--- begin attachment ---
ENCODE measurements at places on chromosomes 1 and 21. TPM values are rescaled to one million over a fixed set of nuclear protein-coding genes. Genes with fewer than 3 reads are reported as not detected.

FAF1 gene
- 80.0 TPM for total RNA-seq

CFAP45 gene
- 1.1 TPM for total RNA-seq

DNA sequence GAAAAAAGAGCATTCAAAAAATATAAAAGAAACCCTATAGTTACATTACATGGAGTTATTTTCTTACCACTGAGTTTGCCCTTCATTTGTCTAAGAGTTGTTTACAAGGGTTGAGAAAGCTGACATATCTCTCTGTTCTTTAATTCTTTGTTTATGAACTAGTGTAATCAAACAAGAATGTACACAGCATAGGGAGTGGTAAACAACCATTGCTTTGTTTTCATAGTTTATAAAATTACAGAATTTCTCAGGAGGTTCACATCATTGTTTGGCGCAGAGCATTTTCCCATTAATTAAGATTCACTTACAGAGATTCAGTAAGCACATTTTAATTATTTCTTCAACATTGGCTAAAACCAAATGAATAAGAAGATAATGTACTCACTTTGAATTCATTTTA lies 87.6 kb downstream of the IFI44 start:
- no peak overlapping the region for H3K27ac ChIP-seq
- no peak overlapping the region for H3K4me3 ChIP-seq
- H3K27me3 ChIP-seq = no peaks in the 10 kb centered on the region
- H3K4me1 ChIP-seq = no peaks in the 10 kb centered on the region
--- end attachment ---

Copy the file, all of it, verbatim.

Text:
ENCODE measurements at places on chromosomes 1 and 21. TPM values are rescaled to one million over a fixed set of nuclear protein-coding genes. Genes with fewer than 3 reads are reported as not detected.

FAF1 gene
- 80.0 TPM for total RNA-seq

CFAP45 gene
- 1.1 TPM for total RNA-seq

DNA sequence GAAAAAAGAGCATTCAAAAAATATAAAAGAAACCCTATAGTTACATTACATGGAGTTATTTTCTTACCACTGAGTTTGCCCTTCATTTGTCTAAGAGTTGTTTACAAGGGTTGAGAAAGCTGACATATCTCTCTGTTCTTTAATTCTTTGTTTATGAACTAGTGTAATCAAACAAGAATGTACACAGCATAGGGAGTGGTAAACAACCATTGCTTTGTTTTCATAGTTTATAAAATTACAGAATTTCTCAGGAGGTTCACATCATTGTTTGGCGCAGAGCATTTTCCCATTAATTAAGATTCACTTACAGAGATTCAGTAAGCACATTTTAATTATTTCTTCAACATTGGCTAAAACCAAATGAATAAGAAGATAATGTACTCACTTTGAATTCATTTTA lies 87.6 kb downstream of the IFI44 start:
- no peak overlapping the region for H3K27ac ChIP-seq
- no peak overlapping the region for H3K4me3 ChIP-seq
- H3K27me3 ChIP-seq = no peaks in the 10 kb centered on the region
- H3K4me1 ChIP-seq = no peaks in the 10 kb centered on the region